John Purvis
Jun 23, 2016 John Purvis rated it it was amazing
“Catseye” eBook was published 2015 (paper copy originally published in 1961) and was written by Andre Norton (aka Alice Mary Norton, Ms. Norton was a prolific writer with more than 300 titles in her name as an author, co-author or contributor. This is the first of two novels in her “Dipple” series.

I received a galley of this novel for review through I categorize this novel as ‘PG’ because it contains scenes of Violence. The setting
Sep 16, 2016 Stephen rated it really liked it  ·  review of another edition
Still fresh

I originally read these many, many years ago as a child. They were among the body of works that got me 'into' science fiction, something that has stuck with me over the last fifty years. I was interested to re-read this, to see whether it would stand the test of time. I was prepared to be disappointed after so many years but enjoyed the read. I could easily see this working it's magic on an impressionable child (or adult) again.
Mar 18, 2016 Chessa rated it really liked it  ·  review of another edition
This is not a very long book - but nevertheless, it felt like a full story, without question.

Troy Horan is a man without a home - having been exiled from his home planet in the face of war, he is trapped in a ghetto for sub-citizens called The Dipple. When a job comes through for work in a very exotic pet shop in the retail section of the town - he jumps at the opportunity. Thus begins a strange journey which includes special animals, conspiracy, treachery, contact with mysterious (and creepy)
Aug 27, 2016 Dot rated it it was amazing  ·  review of another edition
Just as good as I remembered

I read this book (or perhaps more correctly, a novella) years ago (and we're talking well over 45 years ago) and enjoyed the story than. I find that I still enjoy it all these years later.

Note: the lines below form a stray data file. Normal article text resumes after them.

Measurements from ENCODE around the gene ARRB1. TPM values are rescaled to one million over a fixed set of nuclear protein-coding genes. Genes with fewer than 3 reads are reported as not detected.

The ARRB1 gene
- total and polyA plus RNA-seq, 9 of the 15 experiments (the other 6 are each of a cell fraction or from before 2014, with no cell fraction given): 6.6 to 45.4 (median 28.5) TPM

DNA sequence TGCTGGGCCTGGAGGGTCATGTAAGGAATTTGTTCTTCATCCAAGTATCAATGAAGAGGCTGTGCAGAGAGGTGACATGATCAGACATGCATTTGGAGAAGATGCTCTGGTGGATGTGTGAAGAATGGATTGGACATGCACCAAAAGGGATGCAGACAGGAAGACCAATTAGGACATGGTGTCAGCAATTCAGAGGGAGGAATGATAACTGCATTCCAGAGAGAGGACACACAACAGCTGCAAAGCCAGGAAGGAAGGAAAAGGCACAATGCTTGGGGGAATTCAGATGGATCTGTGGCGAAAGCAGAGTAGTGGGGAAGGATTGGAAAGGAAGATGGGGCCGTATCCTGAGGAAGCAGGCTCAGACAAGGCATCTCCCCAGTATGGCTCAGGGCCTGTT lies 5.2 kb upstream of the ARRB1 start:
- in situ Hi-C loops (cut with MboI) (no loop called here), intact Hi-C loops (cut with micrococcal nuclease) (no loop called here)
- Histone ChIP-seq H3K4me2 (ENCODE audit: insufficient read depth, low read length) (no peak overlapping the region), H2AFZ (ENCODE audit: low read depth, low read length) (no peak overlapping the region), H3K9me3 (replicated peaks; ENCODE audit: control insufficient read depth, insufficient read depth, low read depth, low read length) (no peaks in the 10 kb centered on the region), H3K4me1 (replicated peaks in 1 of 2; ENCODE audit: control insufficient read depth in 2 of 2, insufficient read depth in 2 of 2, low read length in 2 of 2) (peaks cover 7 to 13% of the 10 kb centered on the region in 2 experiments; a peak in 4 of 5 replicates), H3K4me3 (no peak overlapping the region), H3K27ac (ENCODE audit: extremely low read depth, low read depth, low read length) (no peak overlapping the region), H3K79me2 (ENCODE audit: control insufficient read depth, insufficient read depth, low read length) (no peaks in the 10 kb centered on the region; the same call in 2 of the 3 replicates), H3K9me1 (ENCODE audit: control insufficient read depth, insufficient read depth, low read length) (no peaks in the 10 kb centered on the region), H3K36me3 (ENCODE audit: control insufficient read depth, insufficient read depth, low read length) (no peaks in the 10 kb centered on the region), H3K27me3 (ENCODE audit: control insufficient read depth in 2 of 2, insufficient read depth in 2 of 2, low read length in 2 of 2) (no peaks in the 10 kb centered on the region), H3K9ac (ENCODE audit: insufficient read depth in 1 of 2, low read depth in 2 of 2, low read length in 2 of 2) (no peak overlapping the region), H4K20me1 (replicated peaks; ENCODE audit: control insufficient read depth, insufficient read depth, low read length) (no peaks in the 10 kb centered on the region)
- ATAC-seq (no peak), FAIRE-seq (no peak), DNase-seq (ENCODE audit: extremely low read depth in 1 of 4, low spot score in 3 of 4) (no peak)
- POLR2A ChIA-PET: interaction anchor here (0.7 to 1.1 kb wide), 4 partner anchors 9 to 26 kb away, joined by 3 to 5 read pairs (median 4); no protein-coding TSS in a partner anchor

Andre Norton was a gifted storyteller with the ability to tell an interesting story without needing to resort to profanity or multiple sex scenes (most of which are simply yawnable after a while anyhow). Although I don't own all of her books, I've probably read all of them. But I sti
Sep 10, 2016 Juli rated it it was amazing  ·  review of another edition
Timeless. This book is for those who know that a human is just another animal and that cooperation is the only way we're going to save ourselves.
B. Zedan
Feb 03, 2015 B. Zedan rated it really liked it  ·  review of another edition
Recommends it for: Folks who'd like a twist on the mid-century "space cadet" tale
Shelves: real-book
Day labourer Troy Horan lucks into a job at an exotic pet shop that caters to the rich and powerful. Jumping at the chance to escape the ghetto of non-citizens and off-world immigrants called the Dipple, he is quickly caught up in a tangled scheme that centers around the mental powers of imported Terran pets.

When Troy finds the paths of communication open between him and the animals, he must navigate between safety, lost hopes of his war-torn home world and the creeping ancient horrors that lay
P.D.R. Lindsay
May 09, 2016 P.D.R. Lindsay rated it it was amazing  ·  review of another edition
This is one of my Norton favourites. She wrote so many good novels and kept SF and Fantasy alive through the dry years. I enjoyed her books because she often had strong female MCs, but all her characters were good. The stories were well written and she had an uncanny way of making the alien worlds real and believable.

'Catseye' tells the story of a refugee - Trot Horden -barely surviving in the Dipple - the refugee camp on a luxury pleasure planet. He gets a day's work at a fabulous pet store and
I adored Andre Norton years ago, and I was thrilled to find so many of her books in ebook format. When I picked up Catseye, I was hoping it would be as good as I remembered and not just a mediocre book viewed through the lens of nostalgia.